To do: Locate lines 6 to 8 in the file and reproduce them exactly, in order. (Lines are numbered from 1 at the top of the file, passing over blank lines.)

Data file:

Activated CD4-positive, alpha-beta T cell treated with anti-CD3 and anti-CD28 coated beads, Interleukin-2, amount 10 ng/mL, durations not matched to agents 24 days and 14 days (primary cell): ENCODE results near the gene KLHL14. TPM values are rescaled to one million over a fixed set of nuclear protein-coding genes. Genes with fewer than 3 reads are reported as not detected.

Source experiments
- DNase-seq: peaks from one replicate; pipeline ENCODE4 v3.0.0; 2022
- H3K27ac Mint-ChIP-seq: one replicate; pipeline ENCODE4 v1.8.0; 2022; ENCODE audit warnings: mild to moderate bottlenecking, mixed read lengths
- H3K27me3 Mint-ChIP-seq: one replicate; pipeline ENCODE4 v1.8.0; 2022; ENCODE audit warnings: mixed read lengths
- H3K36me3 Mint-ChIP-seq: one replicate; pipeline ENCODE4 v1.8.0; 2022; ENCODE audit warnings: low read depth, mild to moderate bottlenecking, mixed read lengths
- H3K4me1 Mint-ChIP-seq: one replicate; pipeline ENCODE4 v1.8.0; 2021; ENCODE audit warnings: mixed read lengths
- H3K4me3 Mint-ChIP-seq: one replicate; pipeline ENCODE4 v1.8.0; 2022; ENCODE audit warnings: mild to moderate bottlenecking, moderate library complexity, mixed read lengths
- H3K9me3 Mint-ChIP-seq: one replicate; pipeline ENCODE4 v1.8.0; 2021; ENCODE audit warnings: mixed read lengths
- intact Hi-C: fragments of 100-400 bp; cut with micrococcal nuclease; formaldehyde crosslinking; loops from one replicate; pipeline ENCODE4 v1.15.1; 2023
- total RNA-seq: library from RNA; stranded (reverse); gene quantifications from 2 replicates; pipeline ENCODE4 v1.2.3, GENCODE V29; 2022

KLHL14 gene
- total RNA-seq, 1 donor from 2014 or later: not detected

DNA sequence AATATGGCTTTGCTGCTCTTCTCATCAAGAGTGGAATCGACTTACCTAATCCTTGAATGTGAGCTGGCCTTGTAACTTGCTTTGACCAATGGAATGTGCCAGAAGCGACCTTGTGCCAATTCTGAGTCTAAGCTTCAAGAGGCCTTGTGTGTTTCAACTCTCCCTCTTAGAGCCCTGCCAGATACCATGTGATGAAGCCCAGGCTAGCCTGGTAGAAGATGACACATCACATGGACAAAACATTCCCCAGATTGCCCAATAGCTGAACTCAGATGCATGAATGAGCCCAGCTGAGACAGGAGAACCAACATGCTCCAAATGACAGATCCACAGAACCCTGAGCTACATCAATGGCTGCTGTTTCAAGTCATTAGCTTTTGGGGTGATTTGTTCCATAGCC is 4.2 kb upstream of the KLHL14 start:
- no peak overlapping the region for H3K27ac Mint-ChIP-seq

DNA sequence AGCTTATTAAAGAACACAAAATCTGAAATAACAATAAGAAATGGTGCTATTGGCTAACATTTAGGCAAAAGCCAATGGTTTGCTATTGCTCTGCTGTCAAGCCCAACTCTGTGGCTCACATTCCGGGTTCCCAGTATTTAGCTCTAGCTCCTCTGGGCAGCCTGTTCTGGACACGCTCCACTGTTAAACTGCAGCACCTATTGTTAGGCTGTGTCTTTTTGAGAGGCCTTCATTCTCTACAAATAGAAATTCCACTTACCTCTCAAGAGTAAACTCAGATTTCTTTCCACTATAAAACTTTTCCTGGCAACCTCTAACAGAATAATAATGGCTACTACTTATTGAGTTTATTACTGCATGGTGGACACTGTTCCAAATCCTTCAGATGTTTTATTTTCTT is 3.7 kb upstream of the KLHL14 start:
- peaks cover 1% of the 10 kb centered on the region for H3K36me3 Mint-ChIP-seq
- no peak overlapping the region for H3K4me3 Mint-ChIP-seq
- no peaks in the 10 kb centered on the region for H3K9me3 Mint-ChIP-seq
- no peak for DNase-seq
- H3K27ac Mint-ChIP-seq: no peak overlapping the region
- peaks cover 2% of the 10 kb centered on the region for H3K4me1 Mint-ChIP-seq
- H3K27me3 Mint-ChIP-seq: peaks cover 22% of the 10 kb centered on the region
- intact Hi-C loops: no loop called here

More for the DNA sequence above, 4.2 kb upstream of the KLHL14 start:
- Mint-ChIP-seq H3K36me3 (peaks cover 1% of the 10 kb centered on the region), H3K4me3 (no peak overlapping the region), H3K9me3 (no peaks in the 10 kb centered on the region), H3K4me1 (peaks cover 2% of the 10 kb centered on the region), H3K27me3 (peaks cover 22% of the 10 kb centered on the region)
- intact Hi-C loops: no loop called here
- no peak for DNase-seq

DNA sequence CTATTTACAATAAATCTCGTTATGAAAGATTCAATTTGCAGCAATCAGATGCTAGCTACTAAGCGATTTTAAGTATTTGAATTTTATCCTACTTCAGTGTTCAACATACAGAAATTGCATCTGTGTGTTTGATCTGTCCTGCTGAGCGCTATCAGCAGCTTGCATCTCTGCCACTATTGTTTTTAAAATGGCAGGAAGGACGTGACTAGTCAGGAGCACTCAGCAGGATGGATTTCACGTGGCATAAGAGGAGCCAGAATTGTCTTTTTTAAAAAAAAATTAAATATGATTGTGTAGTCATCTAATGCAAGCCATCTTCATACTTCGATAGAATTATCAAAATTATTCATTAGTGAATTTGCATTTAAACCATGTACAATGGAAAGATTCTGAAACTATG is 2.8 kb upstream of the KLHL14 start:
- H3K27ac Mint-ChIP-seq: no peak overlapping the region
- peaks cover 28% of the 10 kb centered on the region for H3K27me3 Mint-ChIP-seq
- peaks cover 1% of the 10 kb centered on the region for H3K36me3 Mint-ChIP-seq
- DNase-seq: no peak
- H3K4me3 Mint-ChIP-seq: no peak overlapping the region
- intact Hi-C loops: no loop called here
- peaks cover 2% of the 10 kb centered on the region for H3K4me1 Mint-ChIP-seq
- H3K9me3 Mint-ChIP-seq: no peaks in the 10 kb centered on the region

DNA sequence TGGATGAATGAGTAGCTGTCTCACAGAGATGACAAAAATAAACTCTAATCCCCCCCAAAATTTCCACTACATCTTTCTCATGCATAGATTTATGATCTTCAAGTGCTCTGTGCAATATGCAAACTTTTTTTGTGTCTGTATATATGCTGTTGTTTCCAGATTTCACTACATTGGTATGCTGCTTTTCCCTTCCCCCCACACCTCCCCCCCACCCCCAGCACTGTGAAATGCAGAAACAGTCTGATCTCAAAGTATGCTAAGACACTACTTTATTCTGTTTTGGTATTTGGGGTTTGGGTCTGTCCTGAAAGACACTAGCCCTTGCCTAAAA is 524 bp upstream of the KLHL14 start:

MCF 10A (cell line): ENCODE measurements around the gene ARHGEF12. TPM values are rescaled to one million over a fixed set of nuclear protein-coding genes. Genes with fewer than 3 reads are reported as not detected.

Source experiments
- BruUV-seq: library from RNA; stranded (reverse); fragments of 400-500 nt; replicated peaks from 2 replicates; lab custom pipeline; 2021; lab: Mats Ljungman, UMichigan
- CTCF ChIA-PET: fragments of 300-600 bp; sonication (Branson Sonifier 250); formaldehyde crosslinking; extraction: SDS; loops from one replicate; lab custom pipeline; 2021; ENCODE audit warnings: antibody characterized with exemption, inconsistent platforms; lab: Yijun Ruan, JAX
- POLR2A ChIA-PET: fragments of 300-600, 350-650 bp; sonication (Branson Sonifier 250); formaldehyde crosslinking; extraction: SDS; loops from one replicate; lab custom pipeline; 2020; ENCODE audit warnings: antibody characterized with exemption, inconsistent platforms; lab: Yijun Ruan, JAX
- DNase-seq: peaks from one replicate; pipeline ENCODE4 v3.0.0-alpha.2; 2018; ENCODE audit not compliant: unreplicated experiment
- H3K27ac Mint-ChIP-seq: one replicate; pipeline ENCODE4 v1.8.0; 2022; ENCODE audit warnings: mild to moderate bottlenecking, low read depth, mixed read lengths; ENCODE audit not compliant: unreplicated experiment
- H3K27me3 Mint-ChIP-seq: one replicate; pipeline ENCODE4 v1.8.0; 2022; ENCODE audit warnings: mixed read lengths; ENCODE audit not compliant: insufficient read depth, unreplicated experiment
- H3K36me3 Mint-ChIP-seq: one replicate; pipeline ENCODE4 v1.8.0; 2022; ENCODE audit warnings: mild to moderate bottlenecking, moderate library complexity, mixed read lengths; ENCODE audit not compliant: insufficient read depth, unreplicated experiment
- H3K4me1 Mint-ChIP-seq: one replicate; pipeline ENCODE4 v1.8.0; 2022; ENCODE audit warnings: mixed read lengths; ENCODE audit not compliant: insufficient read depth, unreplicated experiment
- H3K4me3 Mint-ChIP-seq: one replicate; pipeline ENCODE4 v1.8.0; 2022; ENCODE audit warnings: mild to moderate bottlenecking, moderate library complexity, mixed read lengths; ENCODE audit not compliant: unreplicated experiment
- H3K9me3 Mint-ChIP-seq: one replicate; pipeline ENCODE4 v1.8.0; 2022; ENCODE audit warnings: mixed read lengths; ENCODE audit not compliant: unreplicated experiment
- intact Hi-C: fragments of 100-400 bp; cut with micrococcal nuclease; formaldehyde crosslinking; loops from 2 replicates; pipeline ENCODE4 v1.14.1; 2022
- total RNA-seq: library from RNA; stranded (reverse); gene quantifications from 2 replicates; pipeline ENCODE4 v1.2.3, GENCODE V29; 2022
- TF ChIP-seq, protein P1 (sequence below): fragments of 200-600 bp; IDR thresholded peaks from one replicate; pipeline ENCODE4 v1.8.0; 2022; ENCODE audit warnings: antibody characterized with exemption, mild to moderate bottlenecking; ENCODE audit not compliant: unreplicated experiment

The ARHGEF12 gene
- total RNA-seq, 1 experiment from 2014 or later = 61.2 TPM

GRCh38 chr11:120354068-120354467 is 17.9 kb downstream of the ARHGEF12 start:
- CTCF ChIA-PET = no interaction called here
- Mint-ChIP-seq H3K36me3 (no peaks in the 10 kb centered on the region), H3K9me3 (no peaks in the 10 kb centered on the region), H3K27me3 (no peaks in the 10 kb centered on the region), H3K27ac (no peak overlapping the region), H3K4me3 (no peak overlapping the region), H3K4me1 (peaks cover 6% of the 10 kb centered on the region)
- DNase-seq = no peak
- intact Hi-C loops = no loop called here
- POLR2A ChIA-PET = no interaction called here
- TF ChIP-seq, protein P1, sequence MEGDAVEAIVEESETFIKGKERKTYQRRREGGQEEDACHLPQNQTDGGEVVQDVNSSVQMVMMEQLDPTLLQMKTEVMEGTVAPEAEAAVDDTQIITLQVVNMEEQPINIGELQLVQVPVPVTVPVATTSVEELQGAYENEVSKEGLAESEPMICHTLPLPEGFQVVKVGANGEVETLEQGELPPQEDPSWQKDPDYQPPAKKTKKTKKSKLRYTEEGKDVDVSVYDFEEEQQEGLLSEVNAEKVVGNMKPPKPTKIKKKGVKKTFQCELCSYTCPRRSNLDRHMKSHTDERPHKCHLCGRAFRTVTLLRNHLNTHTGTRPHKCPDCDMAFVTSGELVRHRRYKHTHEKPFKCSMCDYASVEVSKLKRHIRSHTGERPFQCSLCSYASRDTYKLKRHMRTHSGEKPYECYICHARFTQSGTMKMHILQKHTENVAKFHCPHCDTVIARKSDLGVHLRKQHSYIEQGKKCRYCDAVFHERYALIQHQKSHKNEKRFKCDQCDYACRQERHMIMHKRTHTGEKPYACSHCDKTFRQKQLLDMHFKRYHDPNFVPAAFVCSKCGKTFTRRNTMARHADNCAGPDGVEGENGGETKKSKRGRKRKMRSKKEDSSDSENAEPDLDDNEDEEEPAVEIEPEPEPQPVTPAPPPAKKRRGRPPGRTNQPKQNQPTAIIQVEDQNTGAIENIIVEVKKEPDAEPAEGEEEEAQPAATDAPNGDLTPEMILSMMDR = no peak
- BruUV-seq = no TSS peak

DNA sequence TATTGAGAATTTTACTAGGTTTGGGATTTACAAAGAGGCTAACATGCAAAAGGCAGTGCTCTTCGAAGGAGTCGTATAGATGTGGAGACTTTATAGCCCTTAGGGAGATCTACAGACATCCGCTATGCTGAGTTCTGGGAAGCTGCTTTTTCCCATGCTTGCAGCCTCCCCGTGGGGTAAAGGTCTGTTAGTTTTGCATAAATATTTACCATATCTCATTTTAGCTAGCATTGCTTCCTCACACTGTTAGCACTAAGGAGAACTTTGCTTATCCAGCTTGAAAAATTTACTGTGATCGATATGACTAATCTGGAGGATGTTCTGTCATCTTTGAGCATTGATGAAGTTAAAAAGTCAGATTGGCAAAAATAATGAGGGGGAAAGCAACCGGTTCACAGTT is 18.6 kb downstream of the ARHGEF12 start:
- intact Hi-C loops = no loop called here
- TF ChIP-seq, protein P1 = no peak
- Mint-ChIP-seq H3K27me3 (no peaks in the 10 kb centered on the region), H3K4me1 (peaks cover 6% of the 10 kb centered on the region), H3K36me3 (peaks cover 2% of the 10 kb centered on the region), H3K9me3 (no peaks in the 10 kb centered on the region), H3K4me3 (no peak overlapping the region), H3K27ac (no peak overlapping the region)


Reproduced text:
- H3K36me3 Mint-ChIP-seq: one replicate; pipeline ENCODE4 v1.8.0; 2022; ENCODE audit warnings: low read depth, mild to moderate bottlenecking, mixed read lengths
- H3K4me1 Mint-ChIP-seq: one replicate; pipeline ENCODE4 v1.8.0; 2021; ENCODE audit warnings: mixed read lengths
- H3K4me3 Mint-ChIP-seq: one replicate; pipeline ENCODE4 v1.8.0; 2022; ENCODE audit warnings: mild to moderate bottlenecking, moderate library complexity, mixed read lengths